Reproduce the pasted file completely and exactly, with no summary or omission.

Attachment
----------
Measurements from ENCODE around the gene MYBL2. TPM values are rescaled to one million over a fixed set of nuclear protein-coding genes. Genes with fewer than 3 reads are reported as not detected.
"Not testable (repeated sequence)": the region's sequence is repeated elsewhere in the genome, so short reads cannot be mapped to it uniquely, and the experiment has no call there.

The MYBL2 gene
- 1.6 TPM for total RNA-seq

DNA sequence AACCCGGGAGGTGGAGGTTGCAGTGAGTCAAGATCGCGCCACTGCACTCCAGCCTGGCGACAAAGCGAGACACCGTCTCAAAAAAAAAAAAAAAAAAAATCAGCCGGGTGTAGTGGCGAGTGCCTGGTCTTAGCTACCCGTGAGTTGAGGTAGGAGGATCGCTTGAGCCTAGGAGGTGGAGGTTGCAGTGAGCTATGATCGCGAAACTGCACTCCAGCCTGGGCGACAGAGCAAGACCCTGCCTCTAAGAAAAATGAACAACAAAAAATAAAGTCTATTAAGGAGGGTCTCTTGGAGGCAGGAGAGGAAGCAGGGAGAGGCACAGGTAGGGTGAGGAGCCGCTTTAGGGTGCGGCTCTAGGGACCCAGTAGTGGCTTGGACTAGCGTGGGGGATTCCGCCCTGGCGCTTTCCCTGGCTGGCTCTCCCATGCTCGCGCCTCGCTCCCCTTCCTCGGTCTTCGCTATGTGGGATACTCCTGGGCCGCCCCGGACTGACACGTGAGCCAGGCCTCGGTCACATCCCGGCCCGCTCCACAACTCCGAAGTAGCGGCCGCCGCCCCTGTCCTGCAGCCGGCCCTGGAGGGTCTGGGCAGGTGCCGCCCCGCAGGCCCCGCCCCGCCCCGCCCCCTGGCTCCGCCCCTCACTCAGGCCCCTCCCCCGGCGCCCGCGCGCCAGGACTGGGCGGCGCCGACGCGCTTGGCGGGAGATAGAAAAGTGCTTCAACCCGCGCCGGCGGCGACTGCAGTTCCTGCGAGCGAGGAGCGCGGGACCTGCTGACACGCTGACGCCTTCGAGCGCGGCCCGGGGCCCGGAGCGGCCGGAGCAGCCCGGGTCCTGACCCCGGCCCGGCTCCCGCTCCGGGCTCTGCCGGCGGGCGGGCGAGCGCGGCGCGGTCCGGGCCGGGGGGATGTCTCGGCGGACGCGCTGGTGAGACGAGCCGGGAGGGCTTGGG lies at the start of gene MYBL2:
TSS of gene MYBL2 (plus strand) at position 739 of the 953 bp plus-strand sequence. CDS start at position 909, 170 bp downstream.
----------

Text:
Measurements from ENCODE around the gene MYBL2. TPM values are rescaled to one million over a fixed set of nuclear protein-coding genes. Genes with fewer than 3 reads are reported as not detected.
"Not testable (repeated sequence)": the region's sequence is repeated elsewhere in the genome, so short reads cannot be mapped to it uniquely, and the experiment has no call there.

The MYBL2 gene
- 1.6 TPM for total RNA-seq

DNA sequence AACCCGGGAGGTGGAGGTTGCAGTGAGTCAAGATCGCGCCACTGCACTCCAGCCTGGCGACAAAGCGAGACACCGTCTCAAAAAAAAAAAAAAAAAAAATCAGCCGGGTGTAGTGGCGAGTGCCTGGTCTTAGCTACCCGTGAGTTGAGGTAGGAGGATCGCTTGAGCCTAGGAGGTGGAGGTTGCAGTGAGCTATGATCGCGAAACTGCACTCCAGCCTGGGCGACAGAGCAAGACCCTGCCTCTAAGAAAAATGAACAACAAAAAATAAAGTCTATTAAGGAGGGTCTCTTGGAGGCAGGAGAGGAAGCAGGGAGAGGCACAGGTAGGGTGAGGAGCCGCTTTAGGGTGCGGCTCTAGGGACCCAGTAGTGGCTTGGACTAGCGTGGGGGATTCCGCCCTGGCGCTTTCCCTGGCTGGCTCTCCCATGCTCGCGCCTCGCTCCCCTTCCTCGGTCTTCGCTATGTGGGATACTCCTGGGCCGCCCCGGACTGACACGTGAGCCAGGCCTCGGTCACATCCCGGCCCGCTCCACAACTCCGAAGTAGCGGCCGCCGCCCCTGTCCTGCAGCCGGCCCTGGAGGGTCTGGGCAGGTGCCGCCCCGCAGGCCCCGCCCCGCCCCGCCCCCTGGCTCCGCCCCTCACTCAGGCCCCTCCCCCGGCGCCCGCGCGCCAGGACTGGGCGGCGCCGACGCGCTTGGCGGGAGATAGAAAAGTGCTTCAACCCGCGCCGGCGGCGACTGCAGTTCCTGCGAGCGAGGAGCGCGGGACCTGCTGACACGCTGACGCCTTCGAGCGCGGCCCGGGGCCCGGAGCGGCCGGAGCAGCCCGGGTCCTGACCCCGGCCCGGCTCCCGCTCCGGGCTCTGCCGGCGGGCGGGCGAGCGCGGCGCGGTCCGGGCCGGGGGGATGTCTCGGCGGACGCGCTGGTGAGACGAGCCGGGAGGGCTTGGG lies at the start of gene MYBL2:
TSS of gene MYBL2 (plus strand) at position 739 of the 953 bp plus-strand sequence. CDS start at position 909, 170 bp downstream.